The handover is to take place within two weeks as specified of Monday's publication of the election results. Under a law passed by the GNC, the new assembly is to sit in the eastern city of Benghazi, which was the bastion of the 2011 uprising but has since epitomised the lawlessness of post-Qadhafi Libya. In Tripoli, there was no sign of a ceasefire on Wednesday between the rival factions fighting around the capital's airport. A fresh appeal from Libya's transitional government for a humanitarian truce fell on deaf ears, with explosions heard from the centre of the capital and plumes of smoke clearly visible.
"Rockets fell on several homes and many families have fled the fighting," local resident Mohamed Farhat, whose home on the airport road was hit by a missile, told AFP. The airport has been closed since July 13 due to clashes which have left at least 47 dead and 120 injured, according to the health ministry. The clashes, the most violent in Libya since Qadhafi's overthrow, started with an assault on the airport by a coalition of armed groups, mainly Islamists, which has since been backed by factions from the eastern town of Misrata.
The assailants are battling to flush out fellow former rebels from Zintan, southwest of the capital, who have controlled the airport for the past three years. The battle has caused serious damage at the airport and at least a dozen aircraft have been destroyed or partially destroyed by fire. An airport spokesman has put the cost of the damage at "several hundred million dollars".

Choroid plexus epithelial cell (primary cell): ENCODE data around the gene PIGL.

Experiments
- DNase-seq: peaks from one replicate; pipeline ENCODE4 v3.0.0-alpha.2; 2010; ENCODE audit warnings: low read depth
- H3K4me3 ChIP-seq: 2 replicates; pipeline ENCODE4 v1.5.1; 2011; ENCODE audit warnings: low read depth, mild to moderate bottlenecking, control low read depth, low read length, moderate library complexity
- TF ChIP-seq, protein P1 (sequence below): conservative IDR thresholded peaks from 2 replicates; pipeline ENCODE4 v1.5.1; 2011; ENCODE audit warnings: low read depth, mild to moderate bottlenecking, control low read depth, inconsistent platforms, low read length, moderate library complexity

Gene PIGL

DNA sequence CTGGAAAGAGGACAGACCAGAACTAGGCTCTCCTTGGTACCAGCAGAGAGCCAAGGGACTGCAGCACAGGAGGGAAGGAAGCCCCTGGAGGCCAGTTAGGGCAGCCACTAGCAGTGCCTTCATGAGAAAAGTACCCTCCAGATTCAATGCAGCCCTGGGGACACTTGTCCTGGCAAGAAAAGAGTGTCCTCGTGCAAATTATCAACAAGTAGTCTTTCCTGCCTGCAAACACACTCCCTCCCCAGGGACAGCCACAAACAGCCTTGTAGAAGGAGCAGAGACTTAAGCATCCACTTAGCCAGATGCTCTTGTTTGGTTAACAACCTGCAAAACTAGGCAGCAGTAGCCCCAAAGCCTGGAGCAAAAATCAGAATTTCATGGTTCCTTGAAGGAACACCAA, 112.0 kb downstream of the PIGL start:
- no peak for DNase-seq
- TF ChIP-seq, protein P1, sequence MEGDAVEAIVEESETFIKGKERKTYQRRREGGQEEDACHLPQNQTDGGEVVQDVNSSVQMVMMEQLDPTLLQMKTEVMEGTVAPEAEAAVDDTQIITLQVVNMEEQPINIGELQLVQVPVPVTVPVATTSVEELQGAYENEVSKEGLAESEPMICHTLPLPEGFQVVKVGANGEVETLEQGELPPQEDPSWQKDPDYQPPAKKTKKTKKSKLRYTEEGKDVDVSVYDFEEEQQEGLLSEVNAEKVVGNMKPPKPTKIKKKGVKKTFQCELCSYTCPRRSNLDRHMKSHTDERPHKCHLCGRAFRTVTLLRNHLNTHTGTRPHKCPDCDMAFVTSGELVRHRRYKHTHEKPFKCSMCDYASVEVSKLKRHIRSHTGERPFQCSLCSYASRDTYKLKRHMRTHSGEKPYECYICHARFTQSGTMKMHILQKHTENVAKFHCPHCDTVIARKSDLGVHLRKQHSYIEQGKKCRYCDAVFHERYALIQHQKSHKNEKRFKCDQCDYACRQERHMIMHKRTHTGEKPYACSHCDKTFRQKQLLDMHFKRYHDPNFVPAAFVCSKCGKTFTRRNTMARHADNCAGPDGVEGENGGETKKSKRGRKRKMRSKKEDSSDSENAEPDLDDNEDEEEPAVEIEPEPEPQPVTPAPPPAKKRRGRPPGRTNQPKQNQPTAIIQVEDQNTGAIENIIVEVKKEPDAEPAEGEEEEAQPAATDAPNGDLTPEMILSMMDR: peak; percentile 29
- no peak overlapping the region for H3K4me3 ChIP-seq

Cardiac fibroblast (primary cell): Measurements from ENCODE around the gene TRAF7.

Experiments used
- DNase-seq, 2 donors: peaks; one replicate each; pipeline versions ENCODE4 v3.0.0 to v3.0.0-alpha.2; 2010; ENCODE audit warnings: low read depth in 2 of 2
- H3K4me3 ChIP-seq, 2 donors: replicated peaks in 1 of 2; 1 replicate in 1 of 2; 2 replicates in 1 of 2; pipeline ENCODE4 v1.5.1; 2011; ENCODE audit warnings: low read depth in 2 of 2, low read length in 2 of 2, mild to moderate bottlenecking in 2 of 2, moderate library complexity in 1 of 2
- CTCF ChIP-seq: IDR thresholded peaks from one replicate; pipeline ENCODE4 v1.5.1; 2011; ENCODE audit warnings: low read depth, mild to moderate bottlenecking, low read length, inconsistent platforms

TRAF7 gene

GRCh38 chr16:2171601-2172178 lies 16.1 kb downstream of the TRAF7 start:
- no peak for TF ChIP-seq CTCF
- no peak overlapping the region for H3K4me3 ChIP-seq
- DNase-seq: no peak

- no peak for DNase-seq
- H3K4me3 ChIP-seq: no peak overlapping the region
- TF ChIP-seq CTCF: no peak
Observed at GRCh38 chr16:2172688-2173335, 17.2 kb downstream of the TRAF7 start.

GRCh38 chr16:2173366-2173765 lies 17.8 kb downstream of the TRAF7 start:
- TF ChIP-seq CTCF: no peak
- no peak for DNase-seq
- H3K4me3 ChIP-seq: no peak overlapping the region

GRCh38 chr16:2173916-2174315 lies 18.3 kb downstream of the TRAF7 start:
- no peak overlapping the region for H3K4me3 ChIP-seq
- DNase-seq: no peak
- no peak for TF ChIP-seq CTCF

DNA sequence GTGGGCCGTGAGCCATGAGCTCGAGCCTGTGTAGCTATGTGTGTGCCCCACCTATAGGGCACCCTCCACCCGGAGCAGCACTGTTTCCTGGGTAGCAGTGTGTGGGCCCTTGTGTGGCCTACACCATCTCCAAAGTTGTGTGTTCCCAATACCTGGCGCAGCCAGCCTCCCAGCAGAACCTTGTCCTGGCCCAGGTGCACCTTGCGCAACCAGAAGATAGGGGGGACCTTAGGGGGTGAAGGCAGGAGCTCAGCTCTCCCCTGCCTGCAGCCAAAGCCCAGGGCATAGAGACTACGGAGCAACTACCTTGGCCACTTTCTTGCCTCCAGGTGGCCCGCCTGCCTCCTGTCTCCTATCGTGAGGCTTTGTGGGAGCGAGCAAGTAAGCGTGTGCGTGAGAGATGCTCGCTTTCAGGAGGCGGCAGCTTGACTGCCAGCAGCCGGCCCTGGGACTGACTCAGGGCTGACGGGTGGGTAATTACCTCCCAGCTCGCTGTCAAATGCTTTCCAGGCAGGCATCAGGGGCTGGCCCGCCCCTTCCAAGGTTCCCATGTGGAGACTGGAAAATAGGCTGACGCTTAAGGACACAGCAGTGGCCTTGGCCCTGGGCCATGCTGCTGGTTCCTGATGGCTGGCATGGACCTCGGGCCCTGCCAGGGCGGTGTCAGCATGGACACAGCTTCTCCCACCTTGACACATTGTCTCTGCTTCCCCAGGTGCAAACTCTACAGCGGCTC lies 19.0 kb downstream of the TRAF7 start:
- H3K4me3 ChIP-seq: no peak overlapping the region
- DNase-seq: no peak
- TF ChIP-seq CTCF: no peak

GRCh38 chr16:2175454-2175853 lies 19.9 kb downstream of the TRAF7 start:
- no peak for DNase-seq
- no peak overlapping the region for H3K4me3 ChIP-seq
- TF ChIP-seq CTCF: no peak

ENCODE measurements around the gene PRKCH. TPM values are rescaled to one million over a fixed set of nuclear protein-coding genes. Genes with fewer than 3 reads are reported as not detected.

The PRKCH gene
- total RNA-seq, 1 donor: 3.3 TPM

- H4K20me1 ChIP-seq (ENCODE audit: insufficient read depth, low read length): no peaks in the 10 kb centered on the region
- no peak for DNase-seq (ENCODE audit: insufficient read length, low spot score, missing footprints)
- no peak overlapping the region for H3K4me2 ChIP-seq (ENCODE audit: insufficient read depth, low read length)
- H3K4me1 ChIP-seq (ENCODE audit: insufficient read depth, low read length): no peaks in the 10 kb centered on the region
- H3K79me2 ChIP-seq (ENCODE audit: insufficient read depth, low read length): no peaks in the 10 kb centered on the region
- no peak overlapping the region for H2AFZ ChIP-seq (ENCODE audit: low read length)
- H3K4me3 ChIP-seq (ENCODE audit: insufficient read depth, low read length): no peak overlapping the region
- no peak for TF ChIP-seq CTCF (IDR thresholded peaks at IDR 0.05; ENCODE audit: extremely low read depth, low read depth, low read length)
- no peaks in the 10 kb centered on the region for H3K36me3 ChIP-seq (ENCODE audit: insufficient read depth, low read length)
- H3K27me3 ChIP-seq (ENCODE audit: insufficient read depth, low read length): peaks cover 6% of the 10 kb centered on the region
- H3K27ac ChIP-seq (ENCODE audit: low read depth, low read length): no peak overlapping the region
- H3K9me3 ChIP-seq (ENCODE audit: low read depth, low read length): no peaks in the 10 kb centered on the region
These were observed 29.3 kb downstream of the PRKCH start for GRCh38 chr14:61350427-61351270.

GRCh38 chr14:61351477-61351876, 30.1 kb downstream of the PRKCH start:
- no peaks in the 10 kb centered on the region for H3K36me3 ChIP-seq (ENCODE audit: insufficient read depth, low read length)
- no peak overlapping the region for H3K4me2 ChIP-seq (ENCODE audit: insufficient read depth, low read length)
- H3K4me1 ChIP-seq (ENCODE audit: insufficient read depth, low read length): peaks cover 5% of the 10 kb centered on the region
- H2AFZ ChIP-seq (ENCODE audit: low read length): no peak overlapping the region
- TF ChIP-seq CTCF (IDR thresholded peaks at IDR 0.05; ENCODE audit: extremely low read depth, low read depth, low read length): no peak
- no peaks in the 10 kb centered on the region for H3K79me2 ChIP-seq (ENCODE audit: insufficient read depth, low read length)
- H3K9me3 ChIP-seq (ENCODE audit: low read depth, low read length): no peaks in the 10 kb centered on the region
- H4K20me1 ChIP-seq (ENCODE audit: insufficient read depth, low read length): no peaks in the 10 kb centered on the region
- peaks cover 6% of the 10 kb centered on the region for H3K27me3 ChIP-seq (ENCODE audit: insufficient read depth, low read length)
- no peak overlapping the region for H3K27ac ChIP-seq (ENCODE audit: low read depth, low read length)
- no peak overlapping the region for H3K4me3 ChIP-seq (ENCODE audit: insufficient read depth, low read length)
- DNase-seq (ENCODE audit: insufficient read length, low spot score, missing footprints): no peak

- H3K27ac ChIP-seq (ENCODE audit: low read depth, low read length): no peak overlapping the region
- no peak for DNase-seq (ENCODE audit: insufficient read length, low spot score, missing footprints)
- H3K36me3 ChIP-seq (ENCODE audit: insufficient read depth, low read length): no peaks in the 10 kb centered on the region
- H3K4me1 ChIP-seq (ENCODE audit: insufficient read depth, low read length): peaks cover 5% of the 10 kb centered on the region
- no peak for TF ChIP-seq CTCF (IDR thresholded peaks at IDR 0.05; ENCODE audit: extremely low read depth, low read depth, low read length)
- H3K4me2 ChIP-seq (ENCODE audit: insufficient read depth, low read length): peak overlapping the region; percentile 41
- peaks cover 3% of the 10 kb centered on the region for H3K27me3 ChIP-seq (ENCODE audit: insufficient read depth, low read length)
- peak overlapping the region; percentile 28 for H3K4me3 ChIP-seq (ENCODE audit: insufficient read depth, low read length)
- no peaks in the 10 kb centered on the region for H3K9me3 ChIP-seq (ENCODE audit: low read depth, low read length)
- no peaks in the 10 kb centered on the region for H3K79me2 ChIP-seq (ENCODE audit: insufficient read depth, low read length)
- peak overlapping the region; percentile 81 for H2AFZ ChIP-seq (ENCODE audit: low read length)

Viewed by their opponents as the armed wing of Libya's liberal movement, the Zintan brigades also hold several other strategic military and civil sites in the southern districts of Tripoli. The battle is seen as part of a struggle for political and regional influence at a time when the new parliament, elected in a June 25 poll, prepares to take power.
The liberal factions have won the most seats in the new assembly, unlike in the previous Islamist-controlled GNC, according to political analysts, and the Islamists are now trying to reassert their influence by military means. Many newly-elected MPs have expressed reluctance about the proposed GNC move to Benghazi, with some refusing to take up their seats because of the city's rampant insecurity.